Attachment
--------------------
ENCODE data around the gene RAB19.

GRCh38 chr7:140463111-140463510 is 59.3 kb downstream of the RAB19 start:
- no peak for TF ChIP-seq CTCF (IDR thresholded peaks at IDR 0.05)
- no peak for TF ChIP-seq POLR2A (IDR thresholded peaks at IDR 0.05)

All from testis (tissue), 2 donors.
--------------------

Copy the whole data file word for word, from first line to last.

ENCODE data around the gene RAB19.

GRCh38 chr7:140463111-140463510 is 59.3 kb downstream of the RAB19 start:
- no peak for TF ChIP-seq CTCF (IDR thresholded peaks at IDR 0.05)
- no peak for TF ChIP-seq POLR2A (IDR thresholded peaks at IDR 0.05)

All from testis (tissue), 2 donors.